Abstract: Abstract: This paper studies cartels’ strategic behavior in delaying leniency applications, a take-up decision that has been ignored in the previous literature. Using European Commission decisions issued over a 16-year span, we show, contrary to common beliefs and the existing literature, that conspirators often apply for leniency long after a cartel collapses. We estimate hazard and probit models to study the determinants of leniency-application delays. Statistical tests find that delays are symmetrically affected by antitrust policies and macroeconomic fluctuations. Our results shed light on the design of enforcement programs against cartels and other forms of conspiracy. Journal of Economic Literature
    Keywords: corporate leniency program;cartel;leniency application delays.
    JEL: D43 K21 K42 L13
    Date: 2012
  17. By: Zhou, J. (Tilburg University, Tilburg Law and Economics Center)
    Abstract: Abstract: Colluding firms often exchange private information and make transfers within the cartels based on the information. Estimating the impact of such collusive practices— known as the “lysine strategy profile (LSP)â€â€” on cartel duration is difficult because of endogeneity and omitted variable bias. I use firms’ linguistic differences as an instrumental variable for the LSP in 135 cartels discovered by the European Commission since 1980. The incidence of the LSP is not significantly related to cartel duration. After correction for selectivity in the decision to use the LSP, statistical tests are consistent with a theoretic prediction that the LSP increases cartel duration. Journal of Economic Literature
    Keywords: the lysine strategy profile;post-agreement information exchange;within-cartel transfers;monitoring;verification and promotion of compliance;cartel duration;endogenous covariates.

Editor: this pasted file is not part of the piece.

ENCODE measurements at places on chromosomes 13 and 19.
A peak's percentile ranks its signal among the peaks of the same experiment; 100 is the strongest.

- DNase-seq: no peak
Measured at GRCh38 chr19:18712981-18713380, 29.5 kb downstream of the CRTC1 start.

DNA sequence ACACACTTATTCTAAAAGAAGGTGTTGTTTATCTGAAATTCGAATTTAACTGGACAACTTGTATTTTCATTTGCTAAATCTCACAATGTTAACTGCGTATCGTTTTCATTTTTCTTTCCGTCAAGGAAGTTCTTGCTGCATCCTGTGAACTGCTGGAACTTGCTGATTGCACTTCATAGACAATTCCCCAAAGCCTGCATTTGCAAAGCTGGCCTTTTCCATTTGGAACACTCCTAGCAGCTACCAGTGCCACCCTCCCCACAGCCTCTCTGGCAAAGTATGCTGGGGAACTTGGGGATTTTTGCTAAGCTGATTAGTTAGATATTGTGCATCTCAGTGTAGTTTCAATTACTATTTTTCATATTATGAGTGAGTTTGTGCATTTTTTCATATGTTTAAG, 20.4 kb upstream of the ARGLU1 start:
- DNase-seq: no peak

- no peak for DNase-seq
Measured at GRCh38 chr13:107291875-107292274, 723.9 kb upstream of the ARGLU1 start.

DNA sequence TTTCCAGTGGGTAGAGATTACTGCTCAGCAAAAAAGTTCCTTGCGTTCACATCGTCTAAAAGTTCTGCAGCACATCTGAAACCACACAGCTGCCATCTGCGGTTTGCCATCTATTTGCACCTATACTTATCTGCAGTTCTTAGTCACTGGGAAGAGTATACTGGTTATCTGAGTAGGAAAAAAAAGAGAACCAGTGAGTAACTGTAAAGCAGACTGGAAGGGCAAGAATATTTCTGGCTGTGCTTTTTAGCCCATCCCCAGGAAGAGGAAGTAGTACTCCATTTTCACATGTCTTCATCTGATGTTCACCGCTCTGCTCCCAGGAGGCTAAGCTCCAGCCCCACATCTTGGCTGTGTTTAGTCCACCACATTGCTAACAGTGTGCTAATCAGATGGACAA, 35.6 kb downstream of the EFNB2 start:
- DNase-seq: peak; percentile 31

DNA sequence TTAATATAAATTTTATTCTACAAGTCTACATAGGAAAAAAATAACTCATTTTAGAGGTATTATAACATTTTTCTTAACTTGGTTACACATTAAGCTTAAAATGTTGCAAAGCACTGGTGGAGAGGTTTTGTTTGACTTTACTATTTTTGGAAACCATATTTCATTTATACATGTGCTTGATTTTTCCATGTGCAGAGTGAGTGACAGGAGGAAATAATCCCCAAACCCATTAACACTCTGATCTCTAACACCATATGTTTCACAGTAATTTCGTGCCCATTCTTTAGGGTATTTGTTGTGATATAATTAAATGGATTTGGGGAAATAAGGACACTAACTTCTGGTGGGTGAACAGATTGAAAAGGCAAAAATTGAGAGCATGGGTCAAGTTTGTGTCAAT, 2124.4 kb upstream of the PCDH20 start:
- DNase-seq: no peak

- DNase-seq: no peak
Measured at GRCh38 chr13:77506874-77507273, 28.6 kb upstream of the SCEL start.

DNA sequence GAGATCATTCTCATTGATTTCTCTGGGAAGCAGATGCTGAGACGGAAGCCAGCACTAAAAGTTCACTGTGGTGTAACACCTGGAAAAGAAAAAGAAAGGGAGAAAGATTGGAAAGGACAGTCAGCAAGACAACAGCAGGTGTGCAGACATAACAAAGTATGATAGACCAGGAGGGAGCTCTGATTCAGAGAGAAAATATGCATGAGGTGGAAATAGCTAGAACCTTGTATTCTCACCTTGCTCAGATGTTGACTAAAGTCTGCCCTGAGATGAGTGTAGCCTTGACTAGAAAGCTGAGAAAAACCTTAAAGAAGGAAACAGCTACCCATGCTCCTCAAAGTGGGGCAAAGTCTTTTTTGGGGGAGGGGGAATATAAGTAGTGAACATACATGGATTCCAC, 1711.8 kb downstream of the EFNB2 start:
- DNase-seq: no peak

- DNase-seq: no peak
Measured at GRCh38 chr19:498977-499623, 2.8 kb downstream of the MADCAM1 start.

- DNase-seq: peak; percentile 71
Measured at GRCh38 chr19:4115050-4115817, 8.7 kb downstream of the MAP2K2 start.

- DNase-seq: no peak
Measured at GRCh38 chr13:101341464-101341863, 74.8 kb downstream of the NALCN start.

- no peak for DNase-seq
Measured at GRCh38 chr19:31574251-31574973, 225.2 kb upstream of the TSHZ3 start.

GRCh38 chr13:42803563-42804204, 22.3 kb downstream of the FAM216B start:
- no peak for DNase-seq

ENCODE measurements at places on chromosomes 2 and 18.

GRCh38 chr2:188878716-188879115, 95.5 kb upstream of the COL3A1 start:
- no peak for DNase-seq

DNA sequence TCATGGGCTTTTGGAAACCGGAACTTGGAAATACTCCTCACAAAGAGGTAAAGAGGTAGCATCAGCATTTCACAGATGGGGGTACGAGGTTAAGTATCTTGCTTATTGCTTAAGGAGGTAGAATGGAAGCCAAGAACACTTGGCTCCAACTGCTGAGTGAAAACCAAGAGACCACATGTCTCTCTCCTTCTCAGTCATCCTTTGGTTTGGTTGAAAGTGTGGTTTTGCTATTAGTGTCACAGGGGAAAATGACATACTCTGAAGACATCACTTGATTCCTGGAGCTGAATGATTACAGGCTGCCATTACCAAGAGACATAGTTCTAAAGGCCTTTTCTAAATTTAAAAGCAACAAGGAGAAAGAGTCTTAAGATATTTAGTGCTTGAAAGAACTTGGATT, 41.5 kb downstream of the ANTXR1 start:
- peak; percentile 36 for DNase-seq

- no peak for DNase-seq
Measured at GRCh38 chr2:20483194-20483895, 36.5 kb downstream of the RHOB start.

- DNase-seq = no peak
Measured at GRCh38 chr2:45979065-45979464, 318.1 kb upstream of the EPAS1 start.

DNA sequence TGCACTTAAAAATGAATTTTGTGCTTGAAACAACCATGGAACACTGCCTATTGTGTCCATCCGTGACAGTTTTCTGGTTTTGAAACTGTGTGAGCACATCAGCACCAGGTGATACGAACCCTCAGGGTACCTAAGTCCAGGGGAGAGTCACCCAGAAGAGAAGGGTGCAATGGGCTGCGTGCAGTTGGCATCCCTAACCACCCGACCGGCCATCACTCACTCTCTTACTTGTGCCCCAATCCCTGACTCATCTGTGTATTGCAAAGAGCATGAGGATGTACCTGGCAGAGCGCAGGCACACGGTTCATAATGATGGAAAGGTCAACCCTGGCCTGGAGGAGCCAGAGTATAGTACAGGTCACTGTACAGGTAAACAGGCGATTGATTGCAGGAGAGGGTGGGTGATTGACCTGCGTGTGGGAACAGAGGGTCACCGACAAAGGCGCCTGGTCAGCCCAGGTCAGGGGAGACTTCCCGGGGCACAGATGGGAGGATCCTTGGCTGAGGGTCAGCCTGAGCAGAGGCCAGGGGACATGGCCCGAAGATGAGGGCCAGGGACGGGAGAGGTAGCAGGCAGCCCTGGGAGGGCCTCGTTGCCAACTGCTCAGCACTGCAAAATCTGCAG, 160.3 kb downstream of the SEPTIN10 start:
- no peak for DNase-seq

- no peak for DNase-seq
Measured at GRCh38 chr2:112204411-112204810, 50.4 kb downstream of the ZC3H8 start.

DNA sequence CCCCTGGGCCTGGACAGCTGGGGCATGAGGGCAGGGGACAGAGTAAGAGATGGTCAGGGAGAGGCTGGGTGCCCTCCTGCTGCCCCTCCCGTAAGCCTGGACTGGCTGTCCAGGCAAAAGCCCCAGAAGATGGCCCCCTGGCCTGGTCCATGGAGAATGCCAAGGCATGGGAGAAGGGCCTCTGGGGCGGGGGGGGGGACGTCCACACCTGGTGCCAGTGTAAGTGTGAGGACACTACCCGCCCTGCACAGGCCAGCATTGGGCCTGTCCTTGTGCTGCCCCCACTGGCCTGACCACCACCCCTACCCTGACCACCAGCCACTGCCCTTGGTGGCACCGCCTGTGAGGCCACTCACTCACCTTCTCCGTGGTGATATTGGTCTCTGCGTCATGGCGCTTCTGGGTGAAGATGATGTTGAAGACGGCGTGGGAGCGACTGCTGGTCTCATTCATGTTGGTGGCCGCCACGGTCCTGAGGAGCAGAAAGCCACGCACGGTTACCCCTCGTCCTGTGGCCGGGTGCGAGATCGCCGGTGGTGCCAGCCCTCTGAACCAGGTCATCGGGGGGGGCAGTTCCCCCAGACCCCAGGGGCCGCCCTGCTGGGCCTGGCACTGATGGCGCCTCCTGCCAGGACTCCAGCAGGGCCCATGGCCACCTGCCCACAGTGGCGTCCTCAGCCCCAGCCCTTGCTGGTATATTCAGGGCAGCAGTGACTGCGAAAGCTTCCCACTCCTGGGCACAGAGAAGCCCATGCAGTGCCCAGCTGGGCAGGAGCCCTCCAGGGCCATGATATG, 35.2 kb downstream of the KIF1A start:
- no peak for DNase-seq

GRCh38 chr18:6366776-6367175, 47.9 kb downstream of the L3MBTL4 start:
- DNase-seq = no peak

JEL: D43 K21 K42 L13
    Date: 2012
  18. By: Engelhardt, Sebastian; Freytag, Andreas; Köllmann, Volker
    Abstract: We discuss competition effects and possible regulation of vertical integration in internet-based two-sided markets against the background of the ongoing antitrust allegations against Google. In such markets, network effects and economics of scale often lead to dominating companies which are integrated over several markets. Although implying efficiency gains, the (dynamic) network effects and economics of scale may also create significant barriers to entry. These barriers of entry can be lowered if entrants can appropriate (parts of) the dynamic effects accumulated by the incumbents. At the same time, such externalities reduce incentives to invest in dynamic effects in the first place. Measures by firms that deter multi homing, increase switching costs or create incompatibilities are anti-competitive and should thus be prohibited. Systematic top listing of own products in the search results can leverage market power and reduce competition. However, there is yet no appropriate economic theory on the power’ of search engines. The often used concept of ‘search neutrality’ is not convincing.